One interesting thing that MPs should think about is why ISIS is still capable of operating and how it is able to afford guns and vehicles and other things required to wage war and commit genocide against peoples. They control an awful lot of illegal operations like trafficking, drug smuggling and the growth of opium, but that’s not all they do. Oil is the primary export of the Middle East, and ISIS control an awful lot of it. Someone must be buying it, and buying it in such huge quantities such that ISIS now have an estimated worth upwards of $2 billion. Of course they’re not using it, it’s like the blood diamonds that came out of the conflicts in Western Africa during the 1960s and 1970s. They are stockpiling while the price is low (they can’t sell it at business price because it’s being sold illegally. If people wanted to pay the norm then they’d buy from legitimate sellers) so that they can make a profit from it when the price has risen again. I’m not sure how much more the UK can do to counter the drug-money ISIS gather as they already do a good job of cracking down on drugs in the UK and the NHS, while suffering, is good at dealing with addicts. Anything more is down to Iraqi, Syrian and other Middle Eastern police forces, but oil is something they can help with.
The people who are buying for it must have huge amounts of money and connections to the Middle Eastern oil industry. This narrows your list down quite a lot. If I wanted to defeat ISIS I would start by looking to those people. Even if only 10% of them are tried and stopped, that’s 10% of ISIS’s inflow gone. Imagine if a country suddenly lost even 1% of its GDP? Economists would start predicting recessions for every quarter of the year and others would describe it as unsustainable, though be cautiously optimistic. I realise this is not on the same scale but it’s quite easy to see that the economic burden of war is not something you should factor in for just “your side.” Money rules the world and, if ISIS’s funding was removed then I think a lot of change could be seen with minimal expense on the West’s part.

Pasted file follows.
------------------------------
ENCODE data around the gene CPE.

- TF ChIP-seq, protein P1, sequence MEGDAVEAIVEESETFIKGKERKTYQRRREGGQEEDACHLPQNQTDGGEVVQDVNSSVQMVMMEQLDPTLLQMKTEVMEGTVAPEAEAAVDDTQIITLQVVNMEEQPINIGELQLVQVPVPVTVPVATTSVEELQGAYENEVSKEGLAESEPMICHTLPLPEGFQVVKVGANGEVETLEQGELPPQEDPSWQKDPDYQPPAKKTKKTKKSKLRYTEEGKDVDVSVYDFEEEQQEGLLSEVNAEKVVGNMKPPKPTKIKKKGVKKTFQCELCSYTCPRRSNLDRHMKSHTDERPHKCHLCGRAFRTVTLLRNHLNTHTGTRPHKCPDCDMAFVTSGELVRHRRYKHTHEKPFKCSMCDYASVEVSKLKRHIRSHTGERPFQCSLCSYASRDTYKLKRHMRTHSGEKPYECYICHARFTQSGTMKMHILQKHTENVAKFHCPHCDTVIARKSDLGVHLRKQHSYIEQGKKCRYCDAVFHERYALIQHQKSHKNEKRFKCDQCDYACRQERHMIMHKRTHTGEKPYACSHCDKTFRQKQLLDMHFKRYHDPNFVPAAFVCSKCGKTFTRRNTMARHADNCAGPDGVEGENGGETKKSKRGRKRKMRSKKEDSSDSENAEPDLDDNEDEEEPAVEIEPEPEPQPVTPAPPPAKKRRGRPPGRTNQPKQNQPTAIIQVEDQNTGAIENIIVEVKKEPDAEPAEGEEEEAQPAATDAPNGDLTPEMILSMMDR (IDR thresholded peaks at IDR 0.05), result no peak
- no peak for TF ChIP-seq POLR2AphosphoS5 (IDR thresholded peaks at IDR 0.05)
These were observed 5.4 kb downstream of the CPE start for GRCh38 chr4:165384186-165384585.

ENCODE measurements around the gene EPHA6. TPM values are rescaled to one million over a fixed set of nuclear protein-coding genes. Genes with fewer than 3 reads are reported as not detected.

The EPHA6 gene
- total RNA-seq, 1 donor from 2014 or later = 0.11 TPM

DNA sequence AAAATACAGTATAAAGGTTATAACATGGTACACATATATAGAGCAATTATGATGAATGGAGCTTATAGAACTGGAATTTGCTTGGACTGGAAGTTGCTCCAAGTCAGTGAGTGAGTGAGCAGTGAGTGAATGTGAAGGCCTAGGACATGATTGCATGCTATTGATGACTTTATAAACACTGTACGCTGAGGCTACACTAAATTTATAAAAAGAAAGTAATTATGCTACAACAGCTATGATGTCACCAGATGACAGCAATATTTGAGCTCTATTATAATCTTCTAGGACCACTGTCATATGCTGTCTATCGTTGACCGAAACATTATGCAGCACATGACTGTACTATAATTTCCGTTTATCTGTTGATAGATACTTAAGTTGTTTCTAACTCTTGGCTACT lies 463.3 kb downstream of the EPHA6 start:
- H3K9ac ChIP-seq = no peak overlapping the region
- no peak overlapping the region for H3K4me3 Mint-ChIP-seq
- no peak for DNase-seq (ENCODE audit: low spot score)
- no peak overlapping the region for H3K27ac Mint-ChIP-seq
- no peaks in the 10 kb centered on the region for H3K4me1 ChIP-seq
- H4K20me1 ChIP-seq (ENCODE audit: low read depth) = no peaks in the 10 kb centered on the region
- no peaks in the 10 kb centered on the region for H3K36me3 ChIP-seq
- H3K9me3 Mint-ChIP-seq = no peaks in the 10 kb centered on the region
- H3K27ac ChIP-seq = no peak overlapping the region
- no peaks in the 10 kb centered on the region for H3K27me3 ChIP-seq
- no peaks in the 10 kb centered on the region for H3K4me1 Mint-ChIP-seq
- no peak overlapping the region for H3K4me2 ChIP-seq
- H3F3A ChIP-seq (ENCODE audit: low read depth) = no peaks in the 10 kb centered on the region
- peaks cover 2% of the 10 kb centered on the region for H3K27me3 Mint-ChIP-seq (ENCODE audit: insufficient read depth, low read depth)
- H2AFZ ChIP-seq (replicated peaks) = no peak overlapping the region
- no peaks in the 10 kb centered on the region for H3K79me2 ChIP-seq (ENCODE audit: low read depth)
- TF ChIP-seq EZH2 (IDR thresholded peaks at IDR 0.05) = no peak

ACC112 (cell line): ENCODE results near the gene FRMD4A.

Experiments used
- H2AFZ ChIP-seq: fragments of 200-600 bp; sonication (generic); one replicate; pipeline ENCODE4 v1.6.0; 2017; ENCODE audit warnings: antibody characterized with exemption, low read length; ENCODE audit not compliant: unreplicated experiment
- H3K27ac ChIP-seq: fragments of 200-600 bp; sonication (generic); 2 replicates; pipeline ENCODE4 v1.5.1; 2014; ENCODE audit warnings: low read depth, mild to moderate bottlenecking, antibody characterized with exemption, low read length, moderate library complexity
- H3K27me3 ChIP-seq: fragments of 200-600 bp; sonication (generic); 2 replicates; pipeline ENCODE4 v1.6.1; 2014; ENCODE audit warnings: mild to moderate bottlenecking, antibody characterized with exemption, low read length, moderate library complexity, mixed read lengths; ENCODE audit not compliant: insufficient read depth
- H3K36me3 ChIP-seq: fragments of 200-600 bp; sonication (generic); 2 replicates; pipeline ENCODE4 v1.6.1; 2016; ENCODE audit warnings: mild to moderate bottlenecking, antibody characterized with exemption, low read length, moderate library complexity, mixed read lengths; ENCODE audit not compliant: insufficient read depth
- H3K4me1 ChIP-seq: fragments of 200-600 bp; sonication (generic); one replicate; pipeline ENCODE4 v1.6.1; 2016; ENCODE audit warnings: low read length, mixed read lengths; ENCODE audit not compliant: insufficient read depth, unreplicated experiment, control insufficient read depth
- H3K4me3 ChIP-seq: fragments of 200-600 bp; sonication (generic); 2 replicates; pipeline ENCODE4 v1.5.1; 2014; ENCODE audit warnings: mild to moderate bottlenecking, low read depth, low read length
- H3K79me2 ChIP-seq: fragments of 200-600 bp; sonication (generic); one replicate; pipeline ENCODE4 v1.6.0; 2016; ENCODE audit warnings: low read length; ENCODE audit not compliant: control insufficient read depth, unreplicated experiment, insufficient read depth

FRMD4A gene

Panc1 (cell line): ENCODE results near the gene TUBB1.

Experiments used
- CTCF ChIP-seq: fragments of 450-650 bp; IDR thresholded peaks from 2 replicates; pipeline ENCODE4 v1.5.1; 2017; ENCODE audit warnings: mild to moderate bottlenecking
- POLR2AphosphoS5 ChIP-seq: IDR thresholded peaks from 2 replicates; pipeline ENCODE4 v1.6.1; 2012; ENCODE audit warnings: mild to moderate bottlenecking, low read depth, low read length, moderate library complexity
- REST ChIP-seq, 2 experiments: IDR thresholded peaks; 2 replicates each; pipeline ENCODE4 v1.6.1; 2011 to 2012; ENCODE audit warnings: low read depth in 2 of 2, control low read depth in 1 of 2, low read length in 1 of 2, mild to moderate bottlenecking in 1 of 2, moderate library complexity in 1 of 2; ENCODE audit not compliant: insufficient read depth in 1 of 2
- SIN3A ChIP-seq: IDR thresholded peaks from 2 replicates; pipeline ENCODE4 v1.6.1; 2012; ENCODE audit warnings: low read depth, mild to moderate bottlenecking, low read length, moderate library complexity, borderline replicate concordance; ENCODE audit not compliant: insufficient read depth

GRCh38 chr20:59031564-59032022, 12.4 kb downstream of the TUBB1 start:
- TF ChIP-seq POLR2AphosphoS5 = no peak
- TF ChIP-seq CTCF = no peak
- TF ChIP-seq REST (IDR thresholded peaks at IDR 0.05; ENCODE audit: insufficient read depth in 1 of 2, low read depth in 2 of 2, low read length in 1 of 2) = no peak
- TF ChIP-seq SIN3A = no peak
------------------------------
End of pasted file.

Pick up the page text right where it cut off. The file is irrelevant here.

I also feel that the refugee crisis should be mentioned when talking about this situation. If the UK manage to mess up airstrikes in Syria and start bombing civilians then even more people will be driven to flee to country to Europe as even more death, damage and destruction comes into their lives. However, if the UK do a really good job and take out a number of ISIS militants then the Syrian refugees will see that the UK is on their side and flee there to escape the fighting that will still be happening in civilian areas. If you think there’s a way that bombing will somehow entice refugees to return to their homes or for the Syrian’s to stay there then I think you have been grossly misled.
To conclude then; I think there’s very little logical reason for the UK to bomb Syria and anyone who does should be referred to this article. The actual impact of the bombs may seem significant for some time but, soon enough, they’ll be just another part of the story that the news skips out on, referring to them every so often when they blunder or succeed exceptionally. I’ll talk about the many fallacies and mishaps of David Cameron soon because, in researching this, I found that there’s an awful lot more to dislike about him than just the obvious.